Why did I read it: First of all, I read this lovely novel because It’s been on my “To Read” list for years. Secondly, I love meaningful fiction. Picoult is a lovely writer and this book really tugs at your heart-strings.
Favorite idea: “It is so easy to think that the world revolves around you, but all you have to do is stare up at the sky to realize it isn’t that way at all.”
Where you can buy it: here.
Hope is hard. It’s a fact of life.
But hope is also beautiful. It means we’re choosing to believe that there is indeed a light at the end of a very dark tunnel. That, my friend, is no easy feat.
Hope is counting on and clinging to what we cannot see. Hope is what we grab hold of as we’re searching for peace in the middle of a war. Hope is not always comforting, but sometimes it’s all that’s left.
If hope were a person, I wonder what he’d say or what he’d do. I’d like to believe that he’d take my hand and say “here’s my hand, you can squeeze it.” Hope would know that if I can’t change my present circumstances, I’m better off knowing I don’t need to endure the battle ahead alone.
Faith and hope work closely together. Without faith, how could we hope? How else could we confidently say,”everything will work out.” Hope is the product of faith in something. In anything. In anyone.
C.S. Lewis once said that “Faith is the art of holding on to things in spite of your changing moods and circumstances.” Sounds a lot like hope doesn’t it?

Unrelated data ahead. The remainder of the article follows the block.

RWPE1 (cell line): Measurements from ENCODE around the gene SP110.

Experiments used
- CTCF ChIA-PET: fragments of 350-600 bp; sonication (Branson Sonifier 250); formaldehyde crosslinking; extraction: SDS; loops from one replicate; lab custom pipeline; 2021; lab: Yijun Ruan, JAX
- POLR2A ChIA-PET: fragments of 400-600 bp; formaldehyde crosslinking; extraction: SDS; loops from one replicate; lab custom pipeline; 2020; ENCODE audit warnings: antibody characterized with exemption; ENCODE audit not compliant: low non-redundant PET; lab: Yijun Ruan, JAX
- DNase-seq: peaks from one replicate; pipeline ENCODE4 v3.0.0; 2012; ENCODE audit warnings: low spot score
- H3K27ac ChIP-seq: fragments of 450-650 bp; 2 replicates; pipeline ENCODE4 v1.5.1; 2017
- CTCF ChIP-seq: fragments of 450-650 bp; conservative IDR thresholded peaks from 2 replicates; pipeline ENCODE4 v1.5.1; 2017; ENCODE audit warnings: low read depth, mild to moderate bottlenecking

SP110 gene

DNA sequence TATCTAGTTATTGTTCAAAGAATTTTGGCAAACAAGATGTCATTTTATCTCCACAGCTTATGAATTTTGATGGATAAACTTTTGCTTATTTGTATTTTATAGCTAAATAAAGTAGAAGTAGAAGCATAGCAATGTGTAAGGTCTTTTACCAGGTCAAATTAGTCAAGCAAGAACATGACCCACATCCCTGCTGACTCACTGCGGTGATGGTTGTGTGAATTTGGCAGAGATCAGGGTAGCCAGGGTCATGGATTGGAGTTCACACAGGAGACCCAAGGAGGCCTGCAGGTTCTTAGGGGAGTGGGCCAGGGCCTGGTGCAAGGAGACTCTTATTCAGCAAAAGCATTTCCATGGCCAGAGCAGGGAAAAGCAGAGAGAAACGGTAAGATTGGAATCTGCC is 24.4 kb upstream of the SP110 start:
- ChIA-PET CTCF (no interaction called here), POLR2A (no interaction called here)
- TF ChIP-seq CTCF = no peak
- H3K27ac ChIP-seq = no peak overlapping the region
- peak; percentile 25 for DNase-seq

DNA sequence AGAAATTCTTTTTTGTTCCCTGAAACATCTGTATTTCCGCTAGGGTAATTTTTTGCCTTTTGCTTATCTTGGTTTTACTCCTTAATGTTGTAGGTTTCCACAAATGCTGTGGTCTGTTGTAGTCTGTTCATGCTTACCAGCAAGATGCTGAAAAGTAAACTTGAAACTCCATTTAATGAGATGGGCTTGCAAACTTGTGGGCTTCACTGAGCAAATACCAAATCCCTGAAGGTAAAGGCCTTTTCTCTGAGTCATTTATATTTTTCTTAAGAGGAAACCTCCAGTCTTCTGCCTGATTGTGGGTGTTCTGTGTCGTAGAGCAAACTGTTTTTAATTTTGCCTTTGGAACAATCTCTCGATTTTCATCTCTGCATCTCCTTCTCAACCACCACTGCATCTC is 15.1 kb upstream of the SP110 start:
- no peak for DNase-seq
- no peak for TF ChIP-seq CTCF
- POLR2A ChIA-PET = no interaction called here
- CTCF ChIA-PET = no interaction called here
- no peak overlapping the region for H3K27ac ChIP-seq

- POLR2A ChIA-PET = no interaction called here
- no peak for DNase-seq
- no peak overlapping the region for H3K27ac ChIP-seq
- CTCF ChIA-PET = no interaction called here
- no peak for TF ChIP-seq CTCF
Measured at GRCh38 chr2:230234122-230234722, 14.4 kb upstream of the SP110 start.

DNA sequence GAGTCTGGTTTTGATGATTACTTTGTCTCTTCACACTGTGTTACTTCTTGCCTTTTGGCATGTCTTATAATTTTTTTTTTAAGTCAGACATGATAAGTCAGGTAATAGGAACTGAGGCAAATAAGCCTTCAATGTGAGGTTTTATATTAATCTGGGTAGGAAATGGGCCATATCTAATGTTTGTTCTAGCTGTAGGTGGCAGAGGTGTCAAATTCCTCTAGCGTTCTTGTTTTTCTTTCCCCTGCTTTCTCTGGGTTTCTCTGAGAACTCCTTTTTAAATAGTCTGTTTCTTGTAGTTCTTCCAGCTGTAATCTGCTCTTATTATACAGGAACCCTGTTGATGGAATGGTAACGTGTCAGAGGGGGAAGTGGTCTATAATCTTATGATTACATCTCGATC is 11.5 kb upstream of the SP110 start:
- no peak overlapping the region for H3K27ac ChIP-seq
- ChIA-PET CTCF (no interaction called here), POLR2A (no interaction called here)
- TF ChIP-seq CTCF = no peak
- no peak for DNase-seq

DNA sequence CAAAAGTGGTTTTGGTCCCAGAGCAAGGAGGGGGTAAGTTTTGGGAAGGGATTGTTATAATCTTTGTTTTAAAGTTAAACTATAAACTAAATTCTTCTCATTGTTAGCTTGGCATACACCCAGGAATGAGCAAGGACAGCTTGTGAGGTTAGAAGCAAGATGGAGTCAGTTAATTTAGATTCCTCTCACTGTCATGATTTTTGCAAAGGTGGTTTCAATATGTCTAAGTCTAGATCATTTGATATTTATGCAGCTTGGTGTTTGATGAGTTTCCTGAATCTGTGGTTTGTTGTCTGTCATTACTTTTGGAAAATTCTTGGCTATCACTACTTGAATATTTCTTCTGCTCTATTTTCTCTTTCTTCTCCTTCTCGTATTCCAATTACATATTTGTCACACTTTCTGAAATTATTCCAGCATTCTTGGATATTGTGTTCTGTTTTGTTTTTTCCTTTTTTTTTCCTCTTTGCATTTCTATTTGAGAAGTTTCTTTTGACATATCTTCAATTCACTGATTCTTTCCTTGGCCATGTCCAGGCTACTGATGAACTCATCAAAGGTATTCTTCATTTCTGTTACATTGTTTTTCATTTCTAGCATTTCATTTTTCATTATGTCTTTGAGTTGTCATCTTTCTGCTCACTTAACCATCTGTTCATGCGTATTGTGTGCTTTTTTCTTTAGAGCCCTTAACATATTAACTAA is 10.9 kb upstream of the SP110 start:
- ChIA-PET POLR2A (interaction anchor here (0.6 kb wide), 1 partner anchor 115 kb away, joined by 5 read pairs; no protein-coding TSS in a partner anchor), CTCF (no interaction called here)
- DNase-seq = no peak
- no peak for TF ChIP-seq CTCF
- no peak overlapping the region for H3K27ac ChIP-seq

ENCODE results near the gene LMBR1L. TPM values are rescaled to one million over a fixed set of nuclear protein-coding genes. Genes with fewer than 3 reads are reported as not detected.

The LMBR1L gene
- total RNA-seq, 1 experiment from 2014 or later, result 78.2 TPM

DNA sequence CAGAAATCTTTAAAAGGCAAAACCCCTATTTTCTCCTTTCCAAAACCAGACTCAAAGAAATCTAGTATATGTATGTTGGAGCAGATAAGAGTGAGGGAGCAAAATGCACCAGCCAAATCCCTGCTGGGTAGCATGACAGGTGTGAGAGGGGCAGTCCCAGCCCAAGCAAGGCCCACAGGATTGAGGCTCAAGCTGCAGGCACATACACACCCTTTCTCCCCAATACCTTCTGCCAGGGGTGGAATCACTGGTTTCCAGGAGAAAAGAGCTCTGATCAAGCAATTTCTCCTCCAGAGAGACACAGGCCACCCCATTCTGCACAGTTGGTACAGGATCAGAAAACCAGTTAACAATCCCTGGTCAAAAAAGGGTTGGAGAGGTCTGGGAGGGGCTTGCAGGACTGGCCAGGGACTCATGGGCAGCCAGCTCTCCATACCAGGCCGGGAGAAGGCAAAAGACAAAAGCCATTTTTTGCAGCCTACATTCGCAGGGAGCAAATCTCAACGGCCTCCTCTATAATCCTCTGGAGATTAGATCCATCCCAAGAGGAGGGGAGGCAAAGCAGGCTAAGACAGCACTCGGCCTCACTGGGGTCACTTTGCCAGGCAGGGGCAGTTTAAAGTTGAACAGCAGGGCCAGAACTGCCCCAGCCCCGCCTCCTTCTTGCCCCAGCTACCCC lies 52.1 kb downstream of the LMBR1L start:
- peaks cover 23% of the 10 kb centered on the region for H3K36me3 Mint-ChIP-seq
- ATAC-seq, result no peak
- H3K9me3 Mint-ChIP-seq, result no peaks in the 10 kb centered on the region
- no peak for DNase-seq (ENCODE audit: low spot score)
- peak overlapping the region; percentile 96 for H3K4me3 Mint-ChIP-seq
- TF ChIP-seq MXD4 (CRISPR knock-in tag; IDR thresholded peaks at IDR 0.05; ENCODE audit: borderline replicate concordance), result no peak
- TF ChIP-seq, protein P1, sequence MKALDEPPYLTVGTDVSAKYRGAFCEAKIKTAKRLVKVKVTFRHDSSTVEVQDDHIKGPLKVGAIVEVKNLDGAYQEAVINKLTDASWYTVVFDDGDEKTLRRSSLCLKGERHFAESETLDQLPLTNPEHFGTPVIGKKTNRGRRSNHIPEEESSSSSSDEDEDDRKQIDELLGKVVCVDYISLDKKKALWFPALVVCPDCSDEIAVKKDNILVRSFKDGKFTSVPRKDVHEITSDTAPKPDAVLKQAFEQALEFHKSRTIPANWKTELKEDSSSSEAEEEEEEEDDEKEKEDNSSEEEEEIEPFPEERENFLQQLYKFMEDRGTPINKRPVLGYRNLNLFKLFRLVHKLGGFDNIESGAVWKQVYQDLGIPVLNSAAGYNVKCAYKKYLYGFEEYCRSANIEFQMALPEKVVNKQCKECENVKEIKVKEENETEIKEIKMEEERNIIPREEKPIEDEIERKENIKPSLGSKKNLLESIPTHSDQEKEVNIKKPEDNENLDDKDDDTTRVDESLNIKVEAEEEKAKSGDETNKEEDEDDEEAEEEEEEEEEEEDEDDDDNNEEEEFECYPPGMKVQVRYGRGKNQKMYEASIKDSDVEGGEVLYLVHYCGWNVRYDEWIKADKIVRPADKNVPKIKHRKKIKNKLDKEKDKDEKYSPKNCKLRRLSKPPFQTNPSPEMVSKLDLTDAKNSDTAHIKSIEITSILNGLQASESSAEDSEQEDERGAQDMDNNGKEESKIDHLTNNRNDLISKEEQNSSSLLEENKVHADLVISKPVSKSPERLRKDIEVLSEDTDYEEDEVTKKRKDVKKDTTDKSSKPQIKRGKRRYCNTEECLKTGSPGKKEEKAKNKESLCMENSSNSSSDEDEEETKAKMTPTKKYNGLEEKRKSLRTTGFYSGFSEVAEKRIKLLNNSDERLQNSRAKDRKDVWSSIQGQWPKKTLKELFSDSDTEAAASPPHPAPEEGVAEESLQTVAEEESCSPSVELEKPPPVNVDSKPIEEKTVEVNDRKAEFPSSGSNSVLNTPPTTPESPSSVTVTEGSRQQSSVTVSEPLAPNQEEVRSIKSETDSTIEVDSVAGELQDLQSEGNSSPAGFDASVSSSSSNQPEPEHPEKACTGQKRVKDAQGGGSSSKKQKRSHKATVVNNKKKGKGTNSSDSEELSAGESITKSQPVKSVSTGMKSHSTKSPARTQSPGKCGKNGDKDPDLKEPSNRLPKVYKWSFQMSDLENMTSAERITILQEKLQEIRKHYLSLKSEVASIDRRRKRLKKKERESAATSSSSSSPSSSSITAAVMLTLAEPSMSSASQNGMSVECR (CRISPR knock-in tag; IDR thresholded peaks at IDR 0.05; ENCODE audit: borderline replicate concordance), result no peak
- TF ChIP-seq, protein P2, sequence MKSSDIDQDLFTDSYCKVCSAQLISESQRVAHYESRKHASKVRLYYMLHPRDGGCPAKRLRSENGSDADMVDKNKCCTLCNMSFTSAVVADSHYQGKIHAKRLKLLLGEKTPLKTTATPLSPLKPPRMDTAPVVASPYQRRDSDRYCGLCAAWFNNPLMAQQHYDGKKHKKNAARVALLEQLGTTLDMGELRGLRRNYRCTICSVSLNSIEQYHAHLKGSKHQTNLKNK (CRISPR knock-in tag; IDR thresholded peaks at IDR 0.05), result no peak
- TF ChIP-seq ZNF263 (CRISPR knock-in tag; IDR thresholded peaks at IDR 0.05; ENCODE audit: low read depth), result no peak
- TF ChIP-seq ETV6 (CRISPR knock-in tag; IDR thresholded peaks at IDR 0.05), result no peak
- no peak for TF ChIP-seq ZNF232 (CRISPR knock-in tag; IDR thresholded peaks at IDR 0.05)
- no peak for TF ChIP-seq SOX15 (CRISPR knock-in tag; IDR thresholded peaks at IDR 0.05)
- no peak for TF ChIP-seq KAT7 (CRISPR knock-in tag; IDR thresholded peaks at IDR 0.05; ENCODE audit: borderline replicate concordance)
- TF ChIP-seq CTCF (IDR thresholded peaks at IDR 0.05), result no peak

Not everyone may believe in God or a supernatural being, but it’d take an incredible amount of convincing for someone to tell me they didn’t have hope. We hope in our friends, our family, our circumstances. In tangible things.
However, I’ve found the most beautiful sort of hope is that which can’t be seen or heard or touched, but still believed in.
Hebrews 6:19 “We have this hope as an anchor for the soul, firm and secure.”
Every writer has this defining point in their writing journey where they ask themselves the questions:
“Why am I writing?” “Is it all worth it?” “Who should I write for?” “Should I write for high stats, or what’s on my heart?”
I’ve been blogging for a year. I haven’t even reached 2,000 views. I’m pretty sure I get the most views when my mom shares my posts on her Facebook page. My fan-base is limited. (I’m not sure it even qualifies as a fan-base). I’ve signed up for about every suggested social media site one could think of. And, consequently, I haven’t seen much change in my stats.
I continue writing. If I don’t write, I feel as if part of me is missing. Still, it’d be nice for a complete stranger who is more successful than I have been to recognize my work. There is no denying that wishful thinking.
I hate sounding cliche, but no great thing comes easily. Good things come with hours, weeks, even years of hard work. That’s what I missed when I first began my journey. I missed the tears, the calloused fingers, the rejections, the failed attempts. The ceremonious burning of drafts. The promise to get up, leave, and never write another word. Those are defining moments in any artist’s life. The rise to fame hardly compares to the time spent laboring to arrive at that point.